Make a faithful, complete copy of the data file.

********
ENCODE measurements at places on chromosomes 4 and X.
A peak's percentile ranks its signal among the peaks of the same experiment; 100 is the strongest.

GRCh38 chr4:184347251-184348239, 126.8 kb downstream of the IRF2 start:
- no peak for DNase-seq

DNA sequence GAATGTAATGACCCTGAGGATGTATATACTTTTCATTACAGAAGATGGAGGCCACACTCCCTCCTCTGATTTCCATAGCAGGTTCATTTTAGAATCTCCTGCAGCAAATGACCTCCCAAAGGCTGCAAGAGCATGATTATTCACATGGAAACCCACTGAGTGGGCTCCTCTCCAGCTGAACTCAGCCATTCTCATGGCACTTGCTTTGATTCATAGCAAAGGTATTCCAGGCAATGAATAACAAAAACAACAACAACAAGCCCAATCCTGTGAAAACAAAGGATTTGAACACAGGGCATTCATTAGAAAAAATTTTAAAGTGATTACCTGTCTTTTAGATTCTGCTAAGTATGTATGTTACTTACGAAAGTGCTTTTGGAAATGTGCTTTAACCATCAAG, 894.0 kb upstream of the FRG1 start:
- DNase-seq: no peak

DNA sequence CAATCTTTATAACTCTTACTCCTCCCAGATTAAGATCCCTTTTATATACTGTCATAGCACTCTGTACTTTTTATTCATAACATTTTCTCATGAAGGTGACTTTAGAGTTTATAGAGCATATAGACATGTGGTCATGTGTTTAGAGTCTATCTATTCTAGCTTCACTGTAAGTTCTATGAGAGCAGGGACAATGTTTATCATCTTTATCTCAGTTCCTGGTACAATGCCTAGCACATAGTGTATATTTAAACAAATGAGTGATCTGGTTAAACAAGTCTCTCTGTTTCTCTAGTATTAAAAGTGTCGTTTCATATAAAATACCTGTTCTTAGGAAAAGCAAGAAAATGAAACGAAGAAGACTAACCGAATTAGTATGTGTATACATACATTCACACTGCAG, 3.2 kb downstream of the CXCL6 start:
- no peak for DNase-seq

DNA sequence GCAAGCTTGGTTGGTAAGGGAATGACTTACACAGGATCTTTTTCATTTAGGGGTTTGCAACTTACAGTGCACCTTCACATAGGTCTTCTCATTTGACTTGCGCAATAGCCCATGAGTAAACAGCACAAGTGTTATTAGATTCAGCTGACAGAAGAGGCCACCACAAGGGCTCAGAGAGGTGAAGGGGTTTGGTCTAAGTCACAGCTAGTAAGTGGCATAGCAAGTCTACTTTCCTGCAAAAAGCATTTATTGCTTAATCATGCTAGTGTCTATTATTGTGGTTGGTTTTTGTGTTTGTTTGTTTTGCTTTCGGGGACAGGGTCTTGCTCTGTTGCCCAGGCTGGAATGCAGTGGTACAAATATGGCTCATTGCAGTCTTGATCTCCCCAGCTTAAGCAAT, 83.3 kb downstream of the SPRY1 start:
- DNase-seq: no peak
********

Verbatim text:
ENCODE measurements at places on chromosomes 4 and X.
A peak's percentile ranks its signal among the peaks of the same experiment; 100 is the strongest.

GRCh38 chr4:184347251-184348239, 126.8 kb downstream of the IRF2 start:
- no peak for DNase-seq

DNA sequence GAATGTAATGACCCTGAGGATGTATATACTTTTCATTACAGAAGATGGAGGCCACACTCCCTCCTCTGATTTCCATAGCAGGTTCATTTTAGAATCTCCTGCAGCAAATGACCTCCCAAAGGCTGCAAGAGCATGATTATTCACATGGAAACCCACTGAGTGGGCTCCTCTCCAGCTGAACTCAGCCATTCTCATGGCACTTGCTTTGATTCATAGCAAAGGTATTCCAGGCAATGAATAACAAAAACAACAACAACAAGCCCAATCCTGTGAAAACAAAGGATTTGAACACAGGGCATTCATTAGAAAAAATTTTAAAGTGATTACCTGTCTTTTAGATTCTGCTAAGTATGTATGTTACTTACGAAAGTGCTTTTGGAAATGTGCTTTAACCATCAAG, 894.0 kb upstream of the FRG1 start:
- DNase-seq: no peak

DNA sequence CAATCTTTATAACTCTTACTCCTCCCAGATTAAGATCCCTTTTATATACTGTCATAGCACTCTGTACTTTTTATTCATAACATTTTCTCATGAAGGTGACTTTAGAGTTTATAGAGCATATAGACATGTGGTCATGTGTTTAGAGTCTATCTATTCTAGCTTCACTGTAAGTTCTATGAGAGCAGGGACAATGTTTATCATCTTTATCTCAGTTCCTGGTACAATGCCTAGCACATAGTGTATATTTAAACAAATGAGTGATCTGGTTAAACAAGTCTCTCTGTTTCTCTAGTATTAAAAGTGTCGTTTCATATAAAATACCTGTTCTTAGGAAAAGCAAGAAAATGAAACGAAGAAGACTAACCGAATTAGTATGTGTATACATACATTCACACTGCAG, 3.2 kb downstream of the CXCL6 start:
- no peak for DNase-seq

DNA sequence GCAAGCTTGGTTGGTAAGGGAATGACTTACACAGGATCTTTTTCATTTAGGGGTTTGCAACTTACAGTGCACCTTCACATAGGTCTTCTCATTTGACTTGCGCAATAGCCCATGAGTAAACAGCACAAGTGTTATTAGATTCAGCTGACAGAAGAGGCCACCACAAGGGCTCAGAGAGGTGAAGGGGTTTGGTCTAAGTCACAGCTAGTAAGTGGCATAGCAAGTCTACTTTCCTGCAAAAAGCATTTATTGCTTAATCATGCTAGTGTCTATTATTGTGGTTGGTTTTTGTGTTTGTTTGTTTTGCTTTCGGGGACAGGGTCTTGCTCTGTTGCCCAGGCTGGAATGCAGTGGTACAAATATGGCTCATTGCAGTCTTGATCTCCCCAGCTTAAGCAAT, 83.3 kb downstream of the SPRY1 start:
- DNase-seq: no peak